Alma-Tadema, Sir Lawrence
b.Jan. 8, 1836, Dronrijp, Netherlands.
d.June 25, 1912, Wiesbaden, Germany.
Painter and designer of Dutch birth. The son of a notary, Alma-Tadema demonstrated an early artistic ability. In 1852 he entered the Antwerp Academy, where he studied under Gustaf, Baron Wappers, and Nicaise de Keyser. An important influence at this time was Louis De Taye, Professor of Archaeology at the academy and a practising artist. Alma-Tadema lived and worked with De Taye from 1857 to 1859 and was encouraged by him to depict subjects from the early history of France and Belgium. This taste for historical themes increased when Alma-Tadema entered Baron Henri Leys studio in 1859 and began assisting him with his monumental frescoes for the Antwerp Town Hall. While in Leys studio, Alma-Tadema produced several major paintings, for example the Education of the Children of Clovis (1861; ex-Sir John Pender priv. col., see Zimmern, p. 3) and Venantius Fortunatus Reading his Poems to Radagonda (1862; Dordrecht, Dordrechts Mus.), which are characterized by their obscure Merovingian subject-matter, rather sombre colouring and close attention to detail. Related Paintings of Alma-Tadema, Sir Lawrence :. | Strigils and Sponges (mk24) | Interrupted (mk23) | A Pyrrhic Dance (mk23) | Faun and Bacchant (mk23) | A Favourite Custom (mk23) |
Related Artists:Master of Frankfurt
Flemish Northern Renaissance Painter, 1460-ca.1533.South Netherlandish painter. He takes his name from two paintings commissioned by patrons from Frankfurt am Main. His chief importance lies in his continuing the great tradition of 15th-century Netherlandish painting (particularly the compositions of Rogier van der Weyden and Hugo van der Goes) well into the 16th century, his development of a markedly earthy figure type, his apparently innovative management of a large workshop that 'mass-produced' paintings for the open market and his status Lorenzo Lippi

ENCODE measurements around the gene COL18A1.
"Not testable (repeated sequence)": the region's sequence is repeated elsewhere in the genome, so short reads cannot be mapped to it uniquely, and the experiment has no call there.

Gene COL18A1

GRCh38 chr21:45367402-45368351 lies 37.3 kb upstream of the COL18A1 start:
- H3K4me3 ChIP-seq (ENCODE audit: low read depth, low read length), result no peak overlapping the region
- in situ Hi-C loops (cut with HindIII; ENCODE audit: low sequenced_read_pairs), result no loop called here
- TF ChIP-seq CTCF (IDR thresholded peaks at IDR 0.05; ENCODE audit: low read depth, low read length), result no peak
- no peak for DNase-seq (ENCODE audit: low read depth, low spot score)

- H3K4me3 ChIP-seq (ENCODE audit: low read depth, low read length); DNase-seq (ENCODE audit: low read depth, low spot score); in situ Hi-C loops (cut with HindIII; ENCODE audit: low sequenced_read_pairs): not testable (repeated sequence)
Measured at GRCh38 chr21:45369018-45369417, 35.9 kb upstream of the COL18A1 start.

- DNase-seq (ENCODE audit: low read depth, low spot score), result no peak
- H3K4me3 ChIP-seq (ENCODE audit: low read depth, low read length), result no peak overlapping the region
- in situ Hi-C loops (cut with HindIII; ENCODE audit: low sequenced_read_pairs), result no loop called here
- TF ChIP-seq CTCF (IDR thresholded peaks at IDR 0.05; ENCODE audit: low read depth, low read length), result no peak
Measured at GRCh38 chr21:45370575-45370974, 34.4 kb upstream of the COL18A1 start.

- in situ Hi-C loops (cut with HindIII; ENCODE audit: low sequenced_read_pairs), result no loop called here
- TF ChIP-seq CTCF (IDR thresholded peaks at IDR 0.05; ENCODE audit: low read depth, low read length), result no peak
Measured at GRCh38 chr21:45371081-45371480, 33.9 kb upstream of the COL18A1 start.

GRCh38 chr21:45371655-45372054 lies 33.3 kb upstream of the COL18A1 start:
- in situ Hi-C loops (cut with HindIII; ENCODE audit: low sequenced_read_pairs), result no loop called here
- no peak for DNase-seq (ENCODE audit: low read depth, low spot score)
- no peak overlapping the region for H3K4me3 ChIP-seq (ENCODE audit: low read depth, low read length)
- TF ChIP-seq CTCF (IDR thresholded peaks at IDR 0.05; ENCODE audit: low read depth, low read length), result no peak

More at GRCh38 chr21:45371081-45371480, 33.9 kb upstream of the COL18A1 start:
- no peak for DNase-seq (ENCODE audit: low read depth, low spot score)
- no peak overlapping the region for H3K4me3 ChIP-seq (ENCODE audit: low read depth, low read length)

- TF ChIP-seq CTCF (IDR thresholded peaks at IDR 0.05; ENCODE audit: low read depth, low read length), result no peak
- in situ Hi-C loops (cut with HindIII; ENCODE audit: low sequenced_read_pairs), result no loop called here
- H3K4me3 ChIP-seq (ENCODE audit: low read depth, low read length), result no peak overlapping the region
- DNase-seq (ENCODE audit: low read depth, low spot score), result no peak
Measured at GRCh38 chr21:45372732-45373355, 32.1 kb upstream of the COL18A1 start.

Italian painter and poet. He was trained by Matteo Rosselli, with whom he worked for many years in close partnership. His collaboration was sometimes anonymous but is documented from 1622, when they decorated the ceiling of the Sala della Stufa (Florence, Pitti), to 1631-2, when they worked together on lunettes portraying St Francis Adoring the Child and St Catherine in Prison (Florence, S Gaetano). In 1630 Lippi was enrolled in the Accademia del Disegno but appears not to have had his own workshop until after 1634, although he worked independently before then. The earliest paintings attributable to him are, both in facial types and in the soft, rich folds of the drapery, close in style to the work of Rosselli. Examples include canvases of the Apostles James, John and Matthew, and Christ Blessing (all 1628; Vaglia, S Pietro), and the Virgin Handing the Child to St Francis (1629; Florence, S Salvatore di Camaldoli). In the 1630s Lippi painted decorative and theatrical compositions, mainly on literary and biblical themes, which remained indebted to Rosselli, for example Samson and Delilah (1632; Stockholm, Nmus.) and the Virgin in Glory with Saints (1634; Ronta, nr Barberino di Mugello, S Michele). Shortly afterwards he produced worksSamuel John Peploe
Scottish Painter, 1871-1935,Scottish painter. He studied at the Royal Scottish Academy schools from 1893 to 1894, and then at the Academie Julian and Acad?mie Colarossi in Paris, where he shared rooms with Robert Brough. The influence of the rustic realism of French painters and of the Glasgow Boys is clear in landscape drawings and paintings executed in Edinburgh from the mid-1890s. His still-life studies reveal the influence of the work of both Manet and Hals, which he saw in European galleries, with their combinations of thick impasto and fluid brushwork, dark background, strong lighting and meticulous handling of tones. Between 1900 and c. 1910, when he moved to Paris, he painted in Edinburgh, on sketching holidays in Scotland and in northern France with John Duncan Fergusson, and exhibited in Edinburgh, Glasgow and London.